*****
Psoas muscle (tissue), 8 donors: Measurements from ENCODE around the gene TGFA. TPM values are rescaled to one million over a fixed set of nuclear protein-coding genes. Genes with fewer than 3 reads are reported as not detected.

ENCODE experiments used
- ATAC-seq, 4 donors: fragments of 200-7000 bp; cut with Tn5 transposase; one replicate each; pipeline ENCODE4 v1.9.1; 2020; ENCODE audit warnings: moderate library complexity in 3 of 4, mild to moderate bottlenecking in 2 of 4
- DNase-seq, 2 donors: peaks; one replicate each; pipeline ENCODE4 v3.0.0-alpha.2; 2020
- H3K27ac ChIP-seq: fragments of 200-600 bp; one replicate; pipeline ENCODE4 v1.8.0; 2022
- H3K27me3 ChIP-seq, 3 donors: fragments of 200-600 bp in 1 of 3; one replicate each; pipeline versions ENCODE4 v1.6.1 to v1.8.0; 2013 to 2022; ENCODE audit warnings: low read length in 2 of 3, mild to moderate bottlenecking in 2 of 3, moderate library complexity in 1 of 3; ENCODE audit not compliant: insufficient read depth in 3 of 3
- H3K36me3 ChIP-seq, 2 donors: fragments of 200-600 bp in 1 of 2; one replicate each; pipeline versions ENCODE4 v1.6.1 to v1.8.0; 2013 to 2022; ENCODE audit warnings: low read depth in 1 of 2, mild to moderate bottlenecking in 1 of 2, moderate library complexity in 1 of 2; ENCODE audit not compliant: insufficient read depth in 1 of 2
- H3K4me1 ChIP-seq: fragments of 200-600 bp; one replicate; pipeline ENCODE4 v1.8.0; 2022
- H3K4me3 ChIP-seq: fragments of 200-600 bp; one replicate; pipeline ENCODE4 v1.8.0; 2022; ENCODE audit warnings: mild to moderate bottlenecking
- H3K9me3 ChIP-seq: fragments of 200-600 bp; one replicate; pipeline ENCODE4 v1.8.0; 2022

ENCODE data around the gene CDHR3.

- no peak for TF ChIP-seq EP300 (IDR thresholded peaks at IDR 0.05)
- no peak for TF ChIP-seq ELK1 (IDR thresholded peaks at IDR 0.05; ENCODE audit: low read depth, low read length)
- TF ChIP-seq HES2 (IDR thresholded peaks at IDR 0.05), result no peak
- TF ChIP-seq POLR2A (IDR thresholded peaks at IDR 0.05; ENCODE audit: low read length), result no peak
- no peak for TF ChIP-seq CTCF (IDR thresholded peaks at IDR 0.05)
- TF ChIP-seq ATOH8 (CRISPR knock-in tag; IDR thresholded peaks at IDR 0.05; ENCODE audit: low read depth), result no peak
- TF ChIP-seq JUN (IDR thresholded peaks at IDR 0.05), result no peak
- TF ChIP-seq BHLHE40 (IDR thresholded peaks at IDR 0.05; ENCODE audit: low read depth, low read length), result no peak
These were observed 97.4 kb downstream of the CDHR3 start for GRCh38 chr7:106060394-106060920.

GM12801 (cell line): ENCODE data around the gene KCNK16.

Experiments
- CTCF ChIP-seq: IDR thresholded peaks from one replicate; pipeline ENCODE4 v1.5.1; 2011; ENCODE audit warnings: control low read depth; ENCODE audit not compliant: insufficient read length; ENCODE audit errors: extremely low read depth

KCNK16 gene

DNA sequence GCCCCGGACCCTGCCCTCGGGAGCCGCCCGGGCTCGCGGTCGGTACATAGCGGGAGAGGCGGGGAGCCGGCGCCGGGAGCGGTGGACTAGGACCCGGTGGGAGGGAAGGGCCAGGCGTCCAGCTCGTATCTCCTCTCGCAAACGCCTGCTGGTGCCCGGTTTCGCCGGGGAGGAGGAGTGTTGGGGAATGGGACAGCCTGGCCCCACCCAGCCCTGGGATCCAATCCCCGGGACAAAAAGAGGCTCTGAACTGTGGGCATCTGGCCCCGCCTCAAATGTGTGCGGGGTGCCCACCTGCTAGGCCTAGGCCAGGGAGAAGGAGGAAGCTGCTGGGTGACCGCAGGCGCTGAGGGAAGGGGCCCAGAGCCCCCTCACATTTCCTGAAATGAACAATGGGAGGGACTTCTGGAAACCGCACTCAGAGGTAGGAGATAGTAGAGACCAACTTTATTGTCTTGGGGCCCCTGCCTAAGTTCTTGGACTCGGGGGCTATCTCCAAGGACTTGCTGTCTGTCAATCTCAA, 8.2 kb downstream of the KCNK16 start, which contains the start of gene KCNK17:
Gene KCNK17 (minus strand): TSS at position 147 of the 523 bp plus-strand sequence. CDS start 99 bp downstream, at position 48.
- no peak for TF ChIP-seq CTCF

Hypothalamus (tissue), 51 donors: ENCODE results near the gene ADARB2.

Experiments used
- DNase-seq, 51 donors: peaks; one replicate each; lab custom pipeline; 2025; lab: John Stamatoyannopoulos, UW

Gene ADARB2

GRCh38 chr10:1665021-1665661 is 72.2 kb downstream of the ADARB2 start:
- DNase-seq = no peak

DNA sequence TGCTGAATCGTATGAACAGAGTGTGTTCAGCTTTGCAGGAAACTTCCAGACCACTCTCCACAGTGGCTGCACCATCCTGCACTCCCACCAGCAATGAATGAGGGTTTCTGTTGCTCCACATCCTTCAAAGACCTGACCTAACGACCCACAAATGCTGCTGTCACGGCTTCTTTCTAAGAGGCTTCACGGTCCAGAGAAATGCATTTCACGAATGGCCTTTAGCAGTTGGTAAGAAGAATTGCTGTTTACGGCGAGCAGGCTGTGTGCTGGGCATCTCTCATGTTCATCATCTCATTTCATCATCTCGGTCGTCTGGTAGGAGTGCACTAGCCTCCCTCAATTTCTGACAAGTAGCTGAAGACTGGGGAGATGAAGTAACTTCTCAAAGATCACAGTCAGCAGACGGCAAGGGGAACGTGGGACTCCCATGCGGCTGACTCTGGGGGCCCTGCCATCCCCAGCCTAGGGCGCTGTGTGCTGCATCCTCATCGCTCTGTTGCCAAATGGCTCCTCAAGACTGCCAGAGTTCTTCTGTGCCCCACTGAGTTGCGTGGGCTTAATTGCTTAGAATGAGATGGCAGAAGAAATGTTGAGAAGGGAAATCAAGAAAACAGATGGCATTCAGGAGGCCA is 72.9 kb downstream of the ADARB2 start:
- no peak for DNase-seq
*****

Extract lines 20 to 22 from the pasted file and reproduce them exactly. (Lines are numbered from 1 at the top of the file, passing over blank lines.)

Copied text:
These were observed 97.4 kb downstream of the CDHR3 start for GRCh38 chr7:106060394-106060920.

GM12801 (cell line): ENCODE data around the gene KCNK16.

Experiments